Sei sulla pagina 1di 14

Topic:

Interactions involving microorganisms


of
Environmental Microbiology

Submit
To

Dr. Sagheer Ahmed


Submitted
By
Abdul Rehman

College Roll #: 43

University Roll #: 012244


Major: Zoology

1
INTERACTIONS INVOLVING MICROORGANISMS

Organisms living together in a community influence each other directly or in directly under
natural conditions. All the vital process of living such as growth, reproduction and nutrition
requires such interactions between individuals in the same species (intraspecific) or between
species (interspecific). These inter or intra relationships of individuals in a population or
community of an ecosystem is called biological interactions.

PARTNERS INVOLVED:

Following are the partners which are involved in the interactions;

 Microbe-Microbe Interactions
 Microbe- Plant Interactions
 Microbe- Animal Interactions
 Microbe-Human Interactions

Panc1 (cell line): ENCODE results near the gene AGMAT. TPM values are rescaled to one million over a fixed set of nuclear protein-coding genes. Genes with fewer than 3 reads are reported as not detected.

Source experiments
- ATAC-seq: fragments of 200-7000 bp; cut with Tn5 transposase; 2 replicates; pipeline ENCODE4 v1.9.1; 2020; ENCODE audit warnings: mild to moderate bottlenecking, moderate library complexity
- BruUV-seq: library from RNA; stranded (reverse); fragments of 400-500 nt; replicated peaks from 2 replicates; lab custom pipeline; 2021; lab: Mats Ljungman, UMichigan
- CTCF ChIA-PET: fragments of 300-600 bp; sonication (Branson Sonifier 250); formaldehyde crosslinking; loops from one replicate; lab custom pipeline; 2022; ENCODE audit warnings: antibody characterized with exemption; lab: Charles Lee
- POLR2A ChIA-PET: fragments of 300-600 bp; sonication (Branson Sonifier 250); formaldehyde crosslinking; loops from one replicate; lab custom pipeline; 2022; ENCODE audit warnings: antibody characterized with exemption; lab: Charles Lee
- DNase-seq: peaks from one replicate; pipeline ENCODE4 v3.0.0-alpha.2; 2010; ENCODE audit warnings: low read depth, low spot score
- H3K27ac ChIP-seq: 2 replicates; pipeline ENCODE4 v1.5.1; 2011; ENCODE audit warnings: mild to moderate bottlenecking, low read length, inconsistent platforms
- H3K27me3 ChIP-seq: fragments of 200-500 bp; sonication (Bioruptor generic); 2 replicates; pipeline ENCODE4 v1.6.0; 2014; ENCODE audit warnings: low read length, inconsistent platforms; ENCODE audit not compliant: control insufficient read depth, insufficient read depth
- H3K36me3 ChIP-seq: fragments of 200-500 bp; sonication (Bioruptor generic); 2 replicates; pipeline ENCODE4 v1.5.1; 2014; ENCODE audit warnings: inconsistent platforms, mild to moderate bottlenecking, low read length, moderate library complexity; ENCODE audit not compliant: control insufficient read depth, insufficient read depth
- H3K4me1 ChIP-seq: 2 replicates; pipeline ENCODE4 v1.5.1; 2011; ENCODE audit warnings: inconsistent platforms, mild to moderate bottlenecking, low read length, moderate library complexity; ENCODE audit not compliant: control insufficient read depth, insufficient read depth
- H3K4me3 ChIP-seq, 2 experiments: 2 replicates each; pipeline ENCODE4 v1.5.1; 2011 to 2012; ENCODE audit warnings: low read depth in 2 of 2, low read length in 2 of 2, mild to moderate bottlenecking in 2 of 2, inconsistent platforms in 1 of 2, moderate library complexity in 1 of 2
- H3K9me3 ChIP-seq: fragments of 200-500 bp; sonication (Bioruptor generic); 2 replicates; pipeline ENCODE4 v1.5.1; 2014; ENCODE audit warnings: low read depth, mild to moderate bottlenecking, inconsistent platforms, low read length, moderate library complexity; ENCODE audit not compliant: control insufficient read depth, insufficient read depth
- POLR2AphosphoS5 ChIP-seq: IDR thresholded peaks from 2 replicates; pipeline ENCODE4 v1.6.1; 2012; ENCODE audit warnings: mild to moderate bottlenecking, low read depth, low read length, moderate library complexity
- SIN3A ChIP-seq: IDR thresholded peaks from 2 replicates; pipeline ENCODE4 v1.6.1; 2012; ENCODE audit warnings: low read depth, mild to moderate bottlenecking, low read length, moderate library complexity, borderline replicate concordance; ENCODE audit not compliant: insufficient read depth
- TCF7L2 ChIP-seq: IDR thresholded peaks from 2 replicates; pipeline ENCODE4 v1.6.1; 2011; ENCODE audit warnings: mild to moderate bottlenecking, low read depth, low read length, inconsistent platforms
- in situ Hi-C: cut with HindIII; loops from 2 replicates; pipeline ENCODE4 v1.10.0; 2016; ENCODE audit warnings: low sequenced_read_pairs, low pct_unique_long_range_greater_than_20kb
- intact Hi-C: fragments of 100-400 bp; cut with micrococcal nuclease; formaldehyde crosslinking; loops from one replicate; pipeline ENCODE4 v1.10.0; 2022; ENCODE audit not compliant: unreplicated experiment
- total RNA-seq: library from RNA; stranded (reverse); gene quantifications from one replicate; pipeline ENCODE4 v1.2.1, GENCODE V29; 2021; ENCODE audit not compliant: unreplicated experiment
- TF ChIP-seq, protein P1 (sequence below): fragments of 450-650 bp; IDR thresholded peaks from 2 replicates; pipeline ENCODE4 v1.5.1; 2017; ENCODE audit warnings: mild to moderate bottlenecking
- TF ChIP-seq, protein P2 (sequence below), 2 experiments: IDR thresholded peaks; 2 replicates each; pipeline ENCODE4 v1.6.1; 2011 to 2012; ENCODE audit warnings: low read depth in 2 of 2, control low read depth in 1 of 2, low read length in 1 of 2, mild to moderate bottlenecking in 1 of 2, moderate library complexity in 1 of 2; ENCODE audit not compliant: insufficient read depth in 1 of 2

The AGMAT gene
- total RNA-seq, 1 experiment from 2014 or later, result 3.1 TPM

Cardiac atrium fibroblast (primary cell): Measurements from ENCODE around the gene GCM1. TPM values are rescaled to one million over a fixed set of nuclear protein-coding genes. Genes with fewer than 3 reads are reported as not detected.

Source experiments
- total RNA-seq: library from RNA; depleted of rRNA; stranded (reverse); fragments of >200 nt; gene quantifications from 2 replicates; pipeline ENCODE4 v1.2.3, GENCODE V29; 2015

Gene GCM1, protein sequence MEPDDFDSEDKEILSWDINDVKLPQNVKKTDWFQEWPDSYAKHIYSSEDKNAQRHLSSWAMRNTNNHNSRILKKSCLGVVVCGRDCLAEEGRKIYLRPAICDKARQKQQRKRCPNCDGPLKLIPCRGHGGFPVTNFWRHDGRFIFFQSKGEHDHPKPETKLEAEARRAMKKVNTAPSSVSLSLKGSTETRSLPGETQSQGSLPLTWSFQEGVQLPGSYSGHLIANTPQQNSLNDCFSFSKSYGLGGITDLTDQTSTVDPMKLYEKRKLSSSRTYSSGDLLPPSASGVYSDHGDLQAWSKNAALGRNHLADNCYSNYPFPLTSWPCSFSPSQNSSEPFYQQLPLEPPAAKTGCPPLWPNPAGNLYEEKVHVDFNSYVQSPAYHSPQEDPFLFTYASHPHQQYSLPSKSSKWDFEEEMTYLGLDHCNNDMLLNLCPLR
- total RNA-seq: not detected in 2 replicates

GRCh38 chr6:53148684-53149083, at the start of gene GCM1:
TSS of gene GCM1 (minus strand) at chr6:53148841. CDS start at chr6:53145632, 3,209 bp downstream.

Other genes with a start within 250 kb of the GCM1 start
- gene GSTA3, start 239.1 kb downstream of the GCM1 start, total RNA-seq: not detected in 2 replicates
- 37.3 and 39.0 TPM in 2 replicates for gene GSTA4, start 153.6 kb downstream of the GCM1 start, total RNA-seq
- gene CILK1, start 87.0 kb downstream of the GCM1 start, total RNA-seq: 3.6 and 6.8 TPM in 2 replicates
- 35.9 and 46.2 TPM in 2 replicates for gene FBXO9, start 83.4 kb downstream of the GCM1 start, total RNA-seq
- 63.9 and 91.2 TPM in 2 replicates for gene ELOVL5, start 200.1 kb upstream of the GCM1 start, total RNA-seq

INTERACTIONS:

Interactions are classified into two categories;

I. Positive interactions.
II. Negative interactions.
I. POSITIVE INTERACTIONS:

In positive interactions, the interacting populations help one another. The positive interaction
may be in one way or reciprocal. The benefit may be in respect of food, shelter or
transportation.

The two interacting partners may be in close contact in such a way that the tissues intermixed
with each other or they may live within a specific area of the other; or attached to its surface.

Different types of population interaction are;

 Mutualism
 Commensalism

2
MUTUALISM:

Mutualism, also called as symbiosis is a positive type of interaction. It is a symbiotic


association between two organisms in which both the interacting partners are mutually
benefited.

In mutualism the organisms enter into some sort of physical and physiological exchange.

EXAMPLES:

 Digestive bacteria and humans:


Human beings have what are often called "good" bacteria in their digestive systems. This
"good" bacteria exists in order to help the human to digest food.

Some foods cannot be digested entirely; so, when these foods are consumed, the bacteria in